I believe my man-card has just been revoked.
I want to say I was talked into playing this (Nick, you just might owe me one!) [Well, you looked the best in a skirt. ~Ed. Nick]. But I took it for mainly two reasons: First, I enjoy my music games; and second, I figured that it would be horrible and cheap, which would make this review all the easier to write up.
[image1]This really is a sequel, which surprised me since I’d never heard of the first one… and I worked the gaming retail for over a year, including the launch of the Wii and PS3 (admittedly,
no one is I wasn’t looking for a cheerleading game to whet my appetite). It starts out with only a handful of songs, a couple of outfits to personalize the squad with (though if you’re creative enough, you can find a way to throw some bad words over a logo) and a pom-pom full of dreams for your up-and-coming squad.
After a few plays of a few songs, another group of tunes will be unlocked along with a few new squad-mates, and after another few rounds of play, a third batch. And that’s really about it… after an hour or so of play, everything will be unlocked, and unless you have a serious attachment to “GNO (Girls Night Out)” by Miley Cyrus, the “charm” wears off quickly.
We Cheer 2 is really just Dance Dance Revolution with a cheerleading twist: move your arm(s) to 30 songs, ranging from the expected cheerleading staples (“Tubthumping” and “Mickey” being two stand-outs) to songs I was surprised to see. Like “Beat It", originally by Michael Jackson, but covered by Fall Out Boy featuring John Mayer… it makes me feel dirty just typing that. Compared to DDR though, the list might be of overall notable quality – there are groups and artists that normal Americans have heard of – but it’s a much shorter list, which is disappointing compared to anything Bemani-made.
[image2]One notable disappointment is that each animation is static; nothing the player does directly affects what happens on the screen. Whether you miss one or two swings or a handful in a row, the characters on-screen will just keep going along in a fixed canned animation as if nothing happened. There are no stumbles or missteps that impact the song or how well any character is dancing and cheering, which keeps a lot of the personality that could have otherwise been in the game from reaching the player. And with each character looking like they belong on the PS2 (at best), watching each animation is almost like watching skinny little stick figures kick at ghosts and faux-hump the air.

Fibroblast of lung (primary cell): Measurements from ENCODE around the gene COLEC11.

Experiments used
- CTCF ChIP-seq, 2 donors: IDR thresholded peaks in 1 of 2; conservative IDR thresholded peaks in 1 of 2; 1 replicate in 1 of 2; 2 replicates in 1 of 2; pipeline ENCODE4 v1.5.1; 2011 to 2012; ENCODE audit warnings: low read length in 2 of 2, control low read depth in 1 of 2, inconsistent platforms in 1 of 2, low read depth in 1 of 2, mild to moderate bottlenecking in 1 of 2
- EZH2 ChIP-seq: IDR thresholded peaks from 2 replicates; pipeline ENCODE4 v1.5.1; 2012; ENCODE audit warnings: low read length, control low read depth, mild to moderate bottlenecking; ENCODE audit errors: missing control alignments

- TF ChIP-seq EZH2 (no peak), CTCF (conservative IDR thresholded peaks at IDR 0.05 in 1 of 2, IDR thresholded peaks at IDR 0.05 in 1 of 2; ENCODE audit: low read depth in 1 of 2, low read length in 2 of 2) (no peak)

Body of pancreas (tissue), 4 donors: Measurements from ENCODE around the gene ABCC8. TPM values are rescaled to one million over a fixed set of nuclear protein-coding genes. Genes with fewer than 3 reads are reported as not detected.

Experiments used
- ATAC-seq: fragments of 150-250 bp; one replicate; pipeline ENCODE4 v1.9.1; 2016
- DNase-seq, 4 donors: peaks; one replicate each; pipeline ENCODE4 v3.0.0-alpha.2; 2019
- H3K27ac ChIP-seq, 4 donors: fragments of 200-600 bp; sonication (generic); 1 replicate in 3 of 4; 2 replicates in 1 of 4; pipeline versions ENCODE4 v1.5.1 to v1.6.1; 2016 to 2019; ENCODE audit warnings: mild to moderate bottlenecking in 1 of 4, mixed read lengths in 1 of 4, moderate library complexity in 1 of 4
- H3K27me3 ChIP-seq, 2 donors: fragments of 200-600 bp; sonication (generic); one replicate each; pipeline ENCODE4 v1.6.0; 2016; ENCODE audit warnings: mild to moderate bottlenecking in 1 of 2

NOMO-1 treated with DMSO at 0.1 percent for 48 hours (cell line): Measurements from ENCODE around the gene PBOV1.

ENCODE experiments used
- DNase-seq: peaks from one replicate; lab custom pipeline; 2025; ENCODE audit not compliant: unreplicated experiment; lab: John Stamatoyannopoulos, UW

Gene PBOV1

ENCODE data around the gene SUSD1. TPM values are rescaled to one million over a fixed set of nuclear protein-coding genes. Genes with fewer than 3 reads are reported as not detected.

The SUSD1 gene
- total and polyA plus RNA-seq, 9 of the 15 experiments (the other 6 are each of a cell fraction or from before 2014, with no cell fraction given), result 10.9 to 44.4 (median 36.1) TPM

But wait! Did I mention that you can customize your characters and squad? You can actually choose to doll up these Bratz doll wannabes just the way you want. Adjust their tops, their bottoms, their accessories, and even their shoes (but that’s all, nothing weird) to your liking, and watch them perform in your colors and in your carefully selected outfits. After only four songs or so, you will find yourself with plenty of cash to buy whatever you like from the shop and will be able to do whatever you like to your pixilated teenagers.
And even though there are plenty of outfit pieces to choose from, a lot of them look similar enough to each other that they’re not really “new” pieces, just barely-different versions of each other. It’s a letdown to be buying the same style of top twice or more (not that I bought anything, that would be silly… except that I bought out the shop’s tops my first time in… don’t judge me, it’s my job!).
[image3]I have to admit, though, that waving my arms around like a wild twelve-year-old girl is, surprisingly, quite amusing. Even if the lines are very easy to hit on the default setting, it’s enough of a workout for the arms. Players can choose to use one or two Wii-motes to play with, each controlling one side’s pom-pom. It’s about as simplistic and natural as the Wii gets, which is the game’s strongest point. Though it’s not that strong a point, since the limited playlist and bare-bones extras don’t make the game appealing for long.
I guess if you find yourself in need of a game for a preppy young lass, this could be a recipe for success. If you’re a fan of rhythm games, there isn’t anything here of substance, so any fun you have while waving to an imaginary virtual jailbait kid won’t last too long.
Now if you’ll excuse me, I haven’t bought every pair of shoes yet… and they need a blue stripe! Light blue, not too dark, or it’ll clash! Dammit, KICK HIGHER, KIMMY!